There's a pattern emerging if you pay close enough attention.
Civil discontent leads to civil unrest, which leads to protests and counterprotests.
Without fail, what should be an exercise in how to peacefully disagree turns ugly the moment looting, vandalism, violence, intimidation tactics and rioting are introduced into the equation. Instead of restoring order, local police stand down.
Tensions rise, violence escalates, and federal armies move in.
Coincidence? I think not.
This was the blueprint used three years ago in Charlottesville, Va., in 2017, when the city regularly cited as being one of the happiest places in America, became ground zero for a heated war of words -- and actions -- over racism, "sanitizing history," extremism (both right and left), political correctness, hate speech, partisan politics, and a growing fear that violent words will end in violent actions.
It was a setup: local police deliberately engineered a situation in which protesters would confront each other, tensions would bubble over, and things would turn just violent enough to call in the bigger guns.
It is the blueprint being used right now.
When put to the test, Charlottesville did not handle things well at all.
On August 12, 2017, what should have been an exercise in free speech quickly became a brawl that left one dead and dozens more injured.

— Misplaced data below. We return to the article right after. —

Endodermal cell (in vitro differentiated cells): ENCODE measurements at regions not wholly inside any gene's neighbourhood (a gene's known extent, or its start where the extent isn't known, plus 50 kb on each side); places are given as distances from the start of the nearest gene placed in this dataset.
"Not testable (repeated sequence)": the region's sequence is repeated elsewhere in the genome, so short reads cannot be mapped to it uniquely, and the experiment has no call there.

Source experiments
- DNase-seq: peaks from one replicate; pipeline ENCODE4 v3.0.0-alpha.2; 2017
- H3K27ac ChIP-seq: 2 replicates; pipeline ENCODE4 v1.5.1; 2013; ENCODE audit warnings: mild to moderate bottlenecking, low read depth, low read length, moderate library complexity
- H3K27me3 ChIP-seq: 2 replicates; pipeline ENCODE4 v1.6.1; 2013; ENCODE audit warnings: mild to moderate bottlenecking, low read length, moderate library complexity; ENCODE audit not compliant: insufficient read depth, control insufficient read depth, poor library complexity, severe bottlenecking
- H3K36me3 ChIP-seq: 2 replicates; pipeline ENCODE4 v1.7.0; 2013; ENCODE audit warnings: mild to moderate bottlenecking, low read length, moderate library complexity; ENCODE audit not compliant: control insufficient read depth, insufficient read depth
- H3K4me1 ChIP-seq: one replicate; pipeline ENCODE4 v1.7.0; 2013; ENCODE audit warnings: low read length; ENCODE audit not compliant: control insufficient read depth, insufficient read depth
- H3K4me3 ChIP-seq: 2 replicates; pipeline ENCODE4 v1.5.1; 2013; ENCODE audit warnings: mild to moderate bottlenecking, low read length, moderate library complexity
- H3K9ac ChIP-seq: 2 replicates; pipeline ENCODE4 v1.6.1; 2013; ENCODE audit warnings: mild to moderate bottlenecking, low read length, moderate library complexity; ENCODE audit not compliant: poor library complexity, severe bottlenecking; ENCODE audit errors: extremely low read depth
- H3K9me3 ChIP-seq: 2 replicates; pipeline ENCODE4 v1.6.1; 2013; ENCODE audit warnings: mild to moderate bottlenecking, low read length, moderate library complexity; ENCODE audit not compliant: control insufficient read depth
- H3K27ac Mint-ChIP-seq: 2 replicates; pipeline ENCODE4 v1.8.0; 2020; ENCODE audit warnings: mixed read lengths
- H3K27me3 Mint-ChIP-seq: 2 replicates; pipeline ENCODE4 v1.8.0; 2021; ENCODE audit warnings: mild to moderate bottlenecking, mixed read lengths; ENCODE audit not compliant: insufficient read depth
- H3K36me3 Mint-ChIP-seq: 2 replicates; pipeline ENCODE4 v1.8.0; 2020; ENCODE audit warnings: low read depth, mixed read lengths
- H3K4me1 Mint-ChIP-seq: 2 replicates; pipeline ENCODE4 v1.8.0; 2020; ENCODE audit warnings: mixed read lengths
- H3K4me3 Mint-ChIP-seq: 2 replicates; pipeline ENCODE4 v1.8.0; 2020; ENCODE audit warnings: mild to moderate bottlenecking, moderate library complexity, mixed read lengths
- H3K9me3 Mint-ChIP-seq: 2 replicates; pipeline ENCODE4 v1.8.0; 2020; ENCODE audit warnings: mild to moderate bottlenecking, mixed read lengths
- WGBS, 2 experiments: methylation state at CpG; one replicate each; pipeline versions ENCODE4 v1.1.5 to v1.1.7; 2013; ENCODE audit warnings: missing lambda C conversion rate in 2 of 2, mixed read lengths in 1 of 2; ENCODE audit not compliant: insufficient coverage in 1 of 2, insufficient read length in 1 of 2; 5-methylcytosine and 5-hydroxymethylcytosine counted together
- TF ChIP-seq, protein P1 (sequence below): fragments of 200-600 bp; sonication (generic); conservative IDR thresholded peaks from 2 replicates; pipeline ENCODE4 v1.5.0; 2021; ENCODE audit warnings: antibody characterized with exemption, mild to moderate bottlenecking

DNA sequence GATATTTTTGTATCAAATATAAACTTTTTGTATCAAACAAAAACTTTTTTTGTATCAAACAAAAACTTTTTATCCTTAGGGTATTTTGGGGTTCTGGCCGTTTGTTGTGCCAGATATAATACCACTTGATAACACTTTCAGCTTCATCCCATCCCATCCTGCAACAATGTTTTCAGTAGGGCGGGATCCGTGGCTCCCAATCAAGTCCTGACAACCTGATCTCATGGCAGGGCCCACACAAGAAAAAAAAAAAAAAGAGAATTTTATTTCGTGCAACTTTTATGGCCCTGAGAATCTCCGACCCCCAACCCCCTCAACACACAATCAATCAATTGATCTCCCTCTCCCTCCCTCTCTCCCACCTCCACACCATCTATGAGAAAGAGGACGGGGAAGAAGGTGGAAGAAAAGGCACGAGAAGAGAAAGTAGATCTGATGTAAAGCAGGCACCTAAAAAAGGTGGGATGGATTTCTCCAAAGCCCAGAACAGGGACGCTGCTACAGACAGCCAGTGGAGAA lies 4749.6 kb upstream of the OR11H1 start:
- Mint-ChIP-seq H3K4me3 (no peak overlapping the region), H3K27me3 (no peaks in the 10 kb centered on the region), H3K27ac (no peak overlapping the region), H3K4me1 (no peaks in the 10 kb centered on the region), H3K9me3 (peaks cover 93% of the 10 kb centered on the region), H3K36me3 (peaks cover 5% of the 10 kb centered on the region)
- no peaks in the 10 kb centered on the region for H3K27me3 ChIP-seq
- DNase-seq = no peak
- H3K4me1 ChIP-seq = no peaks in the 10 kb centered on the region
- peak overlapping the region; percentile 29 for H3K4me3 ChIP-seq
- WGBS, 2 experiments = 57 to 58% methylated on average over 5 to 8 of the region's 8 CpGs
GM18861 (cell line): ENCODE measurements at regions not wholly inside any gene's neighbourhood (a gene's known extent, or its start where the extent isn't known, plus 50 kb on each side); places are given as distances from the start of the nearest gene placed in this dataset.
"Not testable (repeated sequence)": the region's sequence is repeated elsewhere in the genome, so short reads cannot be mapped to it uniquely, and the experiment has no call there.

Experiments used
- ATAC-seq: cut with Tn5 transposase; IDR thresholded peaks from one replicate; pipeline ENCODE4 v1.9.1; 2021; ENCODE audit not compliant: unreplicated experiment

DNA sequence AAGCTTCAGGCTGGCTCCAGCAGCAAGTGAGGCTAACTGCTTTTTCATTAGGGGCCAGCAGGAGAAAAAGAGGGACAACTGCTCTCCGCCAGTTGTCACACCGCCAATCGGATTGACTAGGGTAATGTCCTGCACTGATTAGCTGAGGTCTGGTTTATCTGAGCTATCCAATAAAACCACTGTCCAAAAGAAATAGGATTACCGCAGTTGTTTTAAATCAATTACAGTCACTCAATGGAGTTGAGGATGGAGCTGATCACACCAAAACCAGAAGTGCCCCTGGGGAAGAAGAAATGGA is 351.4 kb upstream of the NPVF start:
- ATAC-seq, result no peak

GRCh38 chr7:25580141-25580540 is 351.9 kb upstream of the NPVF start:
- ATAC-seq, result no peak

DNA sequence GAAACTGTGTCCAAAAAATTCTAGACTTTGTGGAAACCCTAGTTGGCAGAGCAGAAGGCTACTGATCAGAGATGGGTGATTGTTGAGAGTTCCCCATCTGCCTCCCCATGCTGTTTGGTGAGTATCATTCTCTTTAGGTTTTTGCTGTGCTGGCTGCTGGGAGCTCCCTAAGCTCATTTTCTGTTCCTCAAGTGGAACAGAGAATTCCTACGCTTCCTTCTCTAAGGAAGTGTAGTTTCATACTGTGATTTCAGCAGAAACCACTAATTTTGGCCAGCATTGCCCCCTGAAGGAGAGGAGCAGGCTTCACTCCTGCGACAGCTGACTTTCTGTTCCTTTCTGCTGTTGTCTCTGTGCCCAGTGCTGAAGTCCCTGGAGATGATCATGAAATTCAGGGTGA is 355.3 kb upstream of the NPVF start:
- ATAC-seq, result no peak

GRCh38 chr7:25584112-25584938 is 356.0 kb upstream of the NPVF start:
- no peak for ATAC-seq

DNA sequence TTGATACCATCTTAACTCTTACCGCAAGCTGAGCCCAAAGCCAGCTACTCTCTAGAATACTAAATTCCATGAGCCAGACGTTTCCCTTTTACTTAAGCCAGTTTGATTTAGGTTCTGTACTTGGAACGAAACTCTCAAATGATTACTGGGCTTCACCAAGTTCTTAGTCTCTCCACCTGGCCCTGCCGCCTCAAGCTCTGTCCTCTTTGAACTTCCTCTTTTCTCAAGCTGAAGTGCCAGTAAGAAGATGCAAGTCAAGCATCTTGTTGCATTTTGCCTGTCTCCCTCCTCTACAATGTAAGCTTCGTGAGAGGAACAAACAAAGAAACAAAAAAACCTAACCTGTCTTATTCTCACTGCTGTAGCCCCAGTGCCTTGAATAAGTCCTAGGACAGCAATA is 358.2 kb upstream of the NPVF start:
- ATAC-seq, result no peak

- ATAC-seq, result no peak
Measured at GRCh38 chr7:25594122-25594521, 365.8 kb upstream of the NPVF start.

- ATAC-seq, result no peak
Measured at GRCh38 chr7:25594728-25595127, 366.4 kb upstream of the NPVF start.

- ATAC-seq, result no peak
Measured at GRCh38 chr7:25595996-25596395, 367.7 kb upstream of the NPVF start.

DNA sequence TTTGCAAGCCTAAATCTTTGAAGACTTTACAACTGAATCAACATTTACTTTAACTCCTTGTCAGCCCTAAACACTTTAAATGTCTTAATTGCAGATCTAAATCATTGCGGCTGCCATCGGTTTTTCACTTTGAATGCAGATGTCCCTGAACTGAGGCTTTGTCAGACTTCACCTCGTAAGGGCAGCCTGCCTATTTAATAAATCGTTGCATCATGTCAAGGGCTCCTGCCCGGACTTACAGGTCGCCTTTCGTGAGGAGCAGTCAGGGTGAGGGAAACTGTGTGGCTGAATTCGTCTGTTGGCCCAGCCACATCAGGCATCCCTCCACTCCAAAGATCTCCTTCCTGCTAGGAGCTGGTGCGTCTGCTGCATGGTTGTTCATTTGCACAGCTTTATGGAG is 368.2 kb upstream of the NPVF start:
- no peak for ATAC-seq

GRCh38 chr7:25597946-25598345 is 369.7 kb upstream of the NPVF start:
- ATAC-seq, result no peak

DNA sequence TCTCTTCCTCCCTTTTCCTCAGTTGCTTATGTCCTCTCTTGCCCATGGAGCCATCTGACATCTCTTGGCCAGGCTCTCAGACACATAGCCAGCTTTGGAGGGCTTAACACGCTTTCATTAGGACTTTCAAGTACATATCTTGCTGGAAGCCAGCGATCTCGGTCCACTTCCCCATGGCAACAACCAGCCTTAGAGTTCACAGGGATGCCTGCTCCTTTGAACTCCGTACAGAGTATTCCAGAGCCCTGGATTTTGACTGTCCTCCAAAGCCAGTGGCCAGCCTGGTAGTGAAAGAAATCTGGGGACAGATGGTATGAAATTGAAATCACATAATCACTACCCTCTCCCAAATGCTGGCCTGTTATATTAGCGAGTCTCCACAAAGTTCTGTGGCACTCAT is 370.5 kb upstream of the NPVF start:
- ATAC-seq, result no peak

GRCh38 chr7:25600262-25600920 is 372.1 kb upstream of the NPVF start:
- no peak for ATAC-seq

As the New York Times reported, "Protesters began to mace one another, throwing water bottles and urine-filled balloons some of which hit reporters and beating each other with flagpoles, clubs and makeshift weapons. Before long, the downtown area was a melee. People were ducking and covering with a constant stream of projectiles whizzing by our faces, and the air was filled with the sounds of fists and sticks against flesh."
And then there was the police, who were supposed to uphold the law and prevent violence
They failed to do either.
Indeed, a 220-page post-mortem of the protests and the Charlottesville government's response by former U.S. attorney Timothy J. Heaphy merely corroborates our worst fears about what drives the government at all levels: power, money, ego, politics and ambition.When presented with a situation in which the government and its agents were tasked with protecting free speech and safety, Heaphy concluded that "the City of Charlottesville protected neither free expression nor public safety.
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